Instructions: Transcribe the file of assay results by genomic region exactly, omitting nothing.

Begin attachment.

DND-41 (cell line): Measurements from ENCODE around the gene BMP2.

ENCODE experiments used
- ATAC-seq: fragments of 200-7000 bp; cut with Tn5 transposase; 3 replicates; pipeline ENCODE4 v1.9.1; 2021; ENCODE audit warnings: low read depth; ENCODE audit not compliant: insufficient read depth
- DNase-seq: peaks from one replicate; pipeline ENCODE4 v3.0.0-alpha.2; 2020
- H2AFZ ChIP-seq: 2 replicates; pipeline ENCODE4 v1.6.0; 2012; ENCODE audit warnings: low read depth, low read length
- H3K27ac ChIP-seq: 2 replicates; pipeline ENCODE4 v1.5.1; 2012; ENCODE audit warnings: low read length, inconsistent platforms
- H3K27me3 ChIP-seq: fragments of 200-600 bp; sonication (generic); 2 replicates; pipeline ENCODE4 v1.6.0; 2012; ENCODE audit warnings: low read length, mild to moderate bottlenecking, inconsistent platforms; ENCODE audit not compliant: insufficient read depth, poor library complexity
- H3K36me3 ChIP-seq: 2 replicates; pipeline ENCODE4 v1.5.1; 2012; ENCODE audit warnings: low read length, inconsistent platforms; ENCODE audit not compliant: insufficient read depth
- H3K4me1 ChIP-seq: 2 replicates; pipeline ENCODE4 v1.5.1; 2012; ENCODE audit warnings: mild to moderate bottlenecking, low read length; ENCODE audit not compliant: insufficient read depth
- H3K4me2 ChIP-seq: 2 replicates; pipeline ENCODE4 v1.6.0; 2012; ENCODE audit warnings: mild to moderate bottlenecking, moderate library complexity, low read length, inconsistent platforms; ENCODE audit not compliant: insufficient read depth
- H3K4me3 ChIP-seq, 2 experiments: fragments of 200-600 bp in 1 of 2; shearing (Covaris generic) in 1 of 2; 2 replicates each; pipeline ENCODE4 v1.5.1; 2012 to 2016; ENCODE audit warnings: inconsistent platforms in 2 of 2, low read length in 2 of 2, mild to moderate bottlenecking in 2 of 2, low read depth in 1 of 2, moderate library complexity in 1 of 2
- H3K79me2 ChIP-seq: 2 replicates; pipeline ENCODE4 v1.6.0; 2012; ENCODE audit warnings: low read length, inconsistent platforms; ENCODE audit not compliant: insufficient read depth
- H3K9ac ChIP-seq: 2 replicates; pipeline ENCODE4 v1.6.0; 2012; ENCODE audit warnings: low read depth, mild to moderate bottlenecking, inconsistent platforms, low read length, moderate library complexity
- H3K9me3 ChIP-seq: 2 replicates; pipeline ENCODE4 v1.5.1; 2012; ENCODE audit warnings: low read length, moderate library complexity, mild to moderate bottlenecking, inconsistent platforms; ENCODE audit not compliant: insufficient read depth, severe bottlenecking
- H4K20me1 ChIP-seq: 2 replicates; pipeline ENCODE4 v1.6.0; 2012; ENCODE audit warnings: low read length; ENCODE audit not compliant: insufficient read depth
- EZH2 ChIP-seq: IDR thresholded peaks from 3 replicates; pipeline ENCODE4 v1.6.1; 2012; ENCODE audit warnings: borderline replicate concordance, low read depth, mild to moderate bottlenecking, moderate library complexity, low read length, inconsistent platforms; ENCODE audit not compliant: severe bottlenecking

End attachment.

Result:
DND-41 (cell line): Measurements from ENCODE around the gene BMP2.

ENCODE experiments used
- ATAC-seq: fragments of 200-7000 bp; cut with Tn5 transposase; 3 replicates; pipeline ENCODE4 v1.9.1; 2021; ENCODE audit warnings: low read depth; ENCODE audit not compliant: insufficient read depth
- DNase-seq: peaks from one replicate; pipeline ENCODE4 v3.0.0-alpha.2; 2020
- H2AFZ ChIP-seq: 2 replicates; pipeline ENCODE4 v1.6.0; 2012; ENCODE audit warnings: low read depth, low read length
- H3K27ac ChIP-seq: 2 replicates; pipeline ENCODE4 v1.5.1; 2012; ENCODE audit warnings: low read length, inconsistent platforms
- H3K27me3 ChIP-seq: fragments of 200-600 bp; sonication (generic); 2 replicates; pipeline ENCODE4 v1.6.0; 2012; ENCODE audit warnings: low read length, mild to moderate bottlenecking, inconsistent platforms; ENCODE audit not compliant: insufficient read depth, poor library complexity
- H3K36me3 ChIP-seq: 2 replicates; pipeline ENCODE4 v1.5.1; 2012; ENCODE audit warnings: low read length, inconsistent platforms; ENCODE audit not compliant: insufficient read depth
- H3K4me1 ChIP-seq: 2 replicates; pipeline ENCODE4 v1.5.1; 2012; ENCODE audit warnings: mild to moderate bottlenecking, low read length; ENCODE audit not compliant: insufficient read depth
- H3K4me2 ChIP-seq: 2 replicates; pipeline ENCODE4 v1.6.0; 2012; ENCODE audit warnings: mild to moderate bottlenecking, moderate library complexity, low read length, inconsistent platforms; ENCODE audit not compliant: insufficient read depth
- H3K4me3 ChIP-seq, 2 experiments: fragments of 200-600 bp in 1 of 2; shearing (Covaris generic) in 1 of 2; 2 replicates each; pipeline ENCODE4 v1.5.1; 2012 to 2016; ENCODE audit warnings: inconsistent platforms in 2 of 2, low read length in 2 of 2, mild to moderate bottlenecking in 2 of 2, low read depth in 1 of 2, moderate library complexity in 1 of 2
- H3K79me2 ChIP-seq: 2 replicates; pipeline ENCODE4 v1.6.0; 2012; ENCODE audit warnings: low read length, inconsistent platforms; ENCODE audit not compliant: insufficient read depth
- H3K9ac ChIP-seq: 2 replicates; pipeline ENCODE4 v1.6.0; 2012; ENCODE audit warnings: low read depth, mild to moderate bottlenecking, inconsistent platforms, low read length, moderate library complexity
- H3K9me3 ChIP-seq: 2 replicates; pipeline ENCODE4 v1.5.1; 2012; ENCODE audit warnings: low read length, moderate library complexity, mild to moderate bottlenecking, inconsistent platforms; ENCODE audit not compliant: insufficient read depth, severe bottlenecking
- H4K20me1 ChIP-seq: 2 replicates; pipeline ENCODE4 v1.6.0; 2012; ENCODE audit warnings: low read length; ENCODE audit not compliant: insufficient read depth
- EZH2 ChIP-seq: IDR thresholded peaks from 3 replicates; pipeline ENCODE4 v1.6.1; 2012; ENCODE audit warnings: borderline replicate concordance, low read depth, mild to moderate bottlenecking, moderate library complexity, low read length, inconsistent platforms; ENCODE audit not compliant: severe bottlenecking